Dr. Bryan Mendelson, a prominent plastic surgeon in Toorak, Australia, does not believe the modern-day adage “you can always tell if someone has had surgery.” In fact, good surgery, by definition, should be undetectable. For over twenty-five years, Dr. Mendelson has done research on facial anatomy and facial aging, and has further advanced the techniques of aesthetic surgery to provide natural and long-lasting rejuvenation for patients. Dr. Mendelson has recently written a book called In Your Face, where he discusses the real reasons why patients undergo aesthetic surgery. It is, he says, “About enhanced self esteem and self confidence, not about changing looks to impress people.” He currently maintains a private practice at The Centre for Facial Plastic Surgery in Victoria, Australia, and was past president of ISAPS.
As an aesthetic plastic surgeon, what inspired you write In Your Face, a book about the physical and psychological importance of the face?
Writing In Your Face became almost an imperative for me because of the complete difference in what patients were telling me about the benefits of their surgery compared to what you read in the media. It is about enhanced self esteem and self confidence, not about changing looks to impress people. For this reason, in the book I included 12 stories, written by 12 patients, explaining why they decided to have surgery and how it impacted their lives.
When you think about it, this is the only real information available about why people undergo aesthetic surgery. While we can be critical of the media for the sensationalist perspective they give in what they publish about cosmetic surgery: the bizarre, the ridiculous and extreme—the reality is that normal people who undergo surgery are intensely private about it. They do not wish it to be known. Although this may be more so in some communities than others, it is certainly the attitude of plastic surgery patients in Australia, as it is in more traditional parts of the United States and elsewhere. The real market is not Los Angeles, Dallas, and Miami.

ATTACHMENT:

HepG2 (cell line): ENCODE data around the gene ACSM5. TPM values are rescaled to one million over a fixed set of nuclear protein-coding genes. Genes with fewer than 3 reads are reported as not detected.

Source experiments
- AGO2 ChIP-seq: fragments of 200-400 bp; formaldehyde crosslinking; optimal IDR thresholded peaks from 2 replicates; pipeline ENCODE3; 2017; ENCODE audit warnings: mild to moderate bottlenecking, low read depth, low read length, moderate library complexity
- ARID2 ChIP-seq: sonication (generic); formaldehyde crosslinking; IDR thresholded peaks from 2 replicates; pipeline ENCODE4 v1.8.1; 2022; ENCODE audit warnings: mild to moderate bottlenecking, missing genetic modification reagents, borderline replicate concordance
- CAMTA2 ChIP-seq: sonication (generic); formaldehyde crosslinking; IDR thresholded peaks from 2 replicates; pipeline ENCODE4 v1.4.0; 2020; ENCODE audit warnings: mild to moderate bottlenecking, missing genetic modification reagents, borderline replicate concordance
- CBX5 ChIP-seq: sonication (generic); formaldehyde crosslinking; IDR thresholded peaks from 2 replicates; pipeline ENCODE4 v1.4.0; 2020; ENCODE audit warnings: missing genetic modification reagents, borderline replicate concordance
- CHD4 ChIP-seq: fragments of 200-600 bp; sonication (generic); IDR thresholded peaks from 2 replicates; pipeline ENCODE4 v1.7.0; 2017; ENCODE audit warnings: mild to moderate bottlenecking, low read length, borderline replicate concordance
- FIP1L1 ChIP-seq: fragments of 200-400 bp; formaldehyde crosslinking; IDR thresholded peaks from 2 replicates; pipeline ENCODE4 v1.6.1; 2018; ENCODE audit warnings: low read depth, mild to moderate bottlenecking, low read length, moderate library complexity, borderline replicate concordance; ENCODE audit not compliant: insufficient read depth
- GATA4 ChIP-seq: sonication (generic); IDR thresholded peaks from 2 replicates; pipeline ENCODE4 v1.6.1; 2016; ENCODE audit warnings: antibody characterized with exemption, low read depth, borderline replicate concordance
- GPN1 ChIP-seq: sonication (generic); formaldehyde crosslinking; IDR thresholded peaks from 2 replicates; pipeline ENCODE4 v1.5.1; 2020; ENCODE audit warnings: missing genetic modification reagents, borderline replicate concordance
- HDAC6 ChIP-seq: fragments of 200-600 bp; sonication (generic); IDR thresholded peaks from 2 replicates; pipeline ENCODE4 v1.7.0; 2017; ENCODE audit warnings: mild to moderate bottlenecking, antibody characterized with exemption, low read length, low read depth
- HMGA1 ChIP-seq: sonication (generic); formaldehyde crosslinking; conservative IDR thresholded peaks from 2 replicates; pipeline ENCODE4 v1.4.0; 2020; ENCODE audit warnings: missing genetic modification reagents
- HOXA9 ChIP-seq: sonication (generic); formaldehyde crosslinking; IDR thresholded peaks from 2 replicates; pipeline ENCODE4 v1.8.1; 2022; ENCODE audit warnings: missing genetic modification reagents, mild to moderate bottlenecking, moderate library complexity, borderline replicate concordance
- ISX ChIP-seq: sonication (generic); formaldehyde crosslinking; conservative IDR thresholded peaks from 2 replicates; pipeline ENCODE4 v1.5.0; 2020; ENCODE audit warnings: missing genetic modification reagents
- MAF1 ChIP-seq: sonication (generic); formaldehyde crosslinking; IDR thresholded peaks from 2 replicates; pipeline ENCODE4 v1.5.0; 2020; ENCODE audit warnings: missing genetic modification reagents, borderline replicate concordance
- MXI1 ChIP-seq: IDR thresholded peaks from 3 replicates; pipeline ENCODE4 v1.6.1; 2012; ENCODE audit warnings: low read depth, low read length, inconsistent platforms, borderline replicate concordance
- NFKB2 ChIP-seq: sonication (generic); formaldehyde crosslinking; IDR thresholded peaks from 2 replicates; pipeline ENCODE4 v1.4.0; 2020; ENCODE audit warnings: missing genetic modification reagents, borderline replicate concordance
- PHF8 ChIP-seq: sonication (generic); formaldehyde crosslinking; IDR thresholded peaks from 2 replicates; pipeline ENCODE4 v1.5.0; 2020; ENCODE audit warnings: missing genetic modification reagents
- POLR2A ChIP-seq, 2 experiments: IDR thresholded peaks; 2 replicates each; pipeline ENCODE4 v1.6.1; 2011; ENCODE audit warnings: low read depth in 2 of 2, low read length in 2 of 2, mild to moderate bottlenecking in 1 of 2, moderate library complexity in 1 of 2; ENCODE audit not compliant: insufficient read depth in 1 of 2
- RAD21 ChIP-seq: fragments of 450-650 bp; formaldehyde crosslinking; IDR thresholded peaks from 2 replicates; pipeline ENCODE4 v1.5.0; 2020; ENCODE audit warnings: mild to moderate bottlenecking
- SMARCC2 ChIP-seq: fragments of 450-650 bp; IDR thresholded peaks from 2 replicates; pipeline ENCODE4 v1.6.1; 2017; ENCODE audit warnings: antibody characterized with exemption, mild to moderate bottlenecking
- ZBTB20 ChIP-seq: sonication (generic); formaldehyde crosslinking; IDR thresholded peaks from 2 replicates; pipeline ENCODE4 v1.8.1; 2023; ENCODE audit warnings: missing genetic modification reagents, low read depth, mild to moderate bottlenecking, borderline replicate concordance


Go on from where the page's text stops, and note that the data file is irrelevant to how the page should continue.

So what exactly drives us to go under the knife? Is it purely cosmetic or is it part of an inherent drive for survival?
The “need” that motivates patients to undergo surgery is inherent in the human makeup. People have a need to feel satisfied about their life and particularly their appearance. In fact, what is portrayed in the media tends to confuse people and discourages them from undergoing surgery. This is because of the media expectation that people who have surgery always look ridiculous. This has lead to a widespread misunderstanding about aesthetic facial surgery that “you can always tell if someone has had surgery.” Of course, this is simply not correct—as plastic surgeons know and people who have had good surgery know. Good surgery is, by definition, undetectable.
What do you think the future holds for the field of plastic surgery–in terms of patient expectations and medical/surgical advancements?
Aesthetic facial surgery faces many challenges, largely because of increasingly high and unrealistic patient expectations. Gen Yers have grown up with plastic surgery always being available, which was not the case for previous generations who are more appreciative of what can be done for them. The challenge for surgeons is to refine the surgery to be more predictable. But the desire for predictability often comes with compromise in obtaining the highest quality. I hope that through presenting this perspective in the book, patients will be better informed. Aesthetic facial surgery is, after all, surgery with inherent, although small, risks.